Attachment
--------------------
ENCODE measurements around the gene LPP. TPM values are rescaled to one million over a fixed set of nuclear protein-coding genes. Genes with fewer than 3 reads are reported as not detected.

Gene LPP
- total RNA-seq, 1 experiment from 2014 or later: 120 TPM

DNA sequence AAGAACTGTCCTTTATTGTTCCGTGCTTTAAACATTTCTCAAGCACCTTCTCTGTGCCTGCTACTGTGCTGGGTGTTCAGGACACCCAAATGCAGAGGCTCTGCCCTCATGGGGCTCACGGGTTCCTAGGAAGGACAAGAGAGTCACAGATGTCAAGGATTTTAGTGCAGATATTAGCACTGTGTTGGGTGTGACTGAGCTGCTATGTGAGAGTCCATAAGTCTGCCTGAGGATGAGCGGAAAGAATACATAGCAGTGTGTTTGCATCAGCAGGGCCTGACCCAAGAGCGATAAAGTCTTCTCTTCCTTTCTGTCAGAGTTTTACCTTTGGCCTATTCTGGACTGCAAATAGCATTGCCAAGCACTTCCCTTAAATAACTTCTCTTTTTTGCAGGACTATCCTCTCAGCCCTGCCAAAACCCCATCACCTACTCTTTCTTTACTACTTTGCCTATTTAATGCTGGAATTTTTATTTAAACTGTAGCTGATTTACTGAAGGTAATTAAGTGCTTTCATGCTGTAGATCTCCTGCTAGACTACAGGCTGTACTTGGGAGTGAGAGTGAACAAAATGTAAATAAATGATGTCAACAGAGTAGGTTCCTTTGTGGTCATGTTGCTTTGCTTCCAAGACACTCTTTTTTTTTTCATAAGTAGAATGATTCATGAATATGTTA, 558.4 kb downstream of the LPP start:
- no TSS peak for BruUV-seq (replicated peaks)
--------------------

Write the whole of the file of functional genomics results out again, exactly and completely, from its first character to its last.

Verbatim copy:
ENCODE measurements around the gene LPP. TPM values are rescaled to one million over a fixed set of nuclear protein-coding genes. Genes with fewer than 3 reads are reported as not detected.

Gene LPP
- total RNA-seq, 1 experiment from 2014 or later: 120 TPM

DNA sequence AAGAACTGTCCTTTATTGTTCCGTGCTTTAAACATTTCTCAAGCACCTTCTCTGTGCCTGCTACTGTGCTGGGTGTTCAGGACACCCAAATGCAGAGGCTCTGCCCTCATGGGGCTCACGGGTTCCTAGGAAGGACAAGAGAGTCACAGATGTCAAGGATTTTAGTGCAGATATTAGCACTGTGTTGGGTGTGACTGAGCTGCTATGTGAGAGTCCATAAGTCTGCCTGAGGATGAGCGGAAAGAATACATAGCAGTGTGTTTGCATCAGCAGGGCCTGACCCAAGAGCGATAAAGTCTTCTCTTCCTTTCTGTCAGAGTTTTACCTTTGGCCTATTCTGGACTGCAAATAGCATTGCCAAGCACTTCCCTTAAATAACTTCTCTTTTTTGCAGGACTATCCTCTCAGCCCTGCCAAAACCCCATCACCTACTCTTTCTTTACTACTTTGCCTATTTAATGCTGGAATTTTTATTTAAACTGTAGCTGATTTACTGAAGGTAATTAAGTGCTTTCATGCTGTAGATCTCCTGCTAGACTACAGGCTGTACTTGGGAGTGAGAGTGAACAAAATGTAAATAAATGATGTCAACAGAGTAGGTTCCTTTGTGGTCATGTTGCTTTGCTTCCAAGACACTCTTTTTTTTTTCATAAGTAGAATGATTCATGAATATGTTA, 558.4 kb downstream of the LPP start:
- no TSS peak for BruUV-seq (replicated peaks)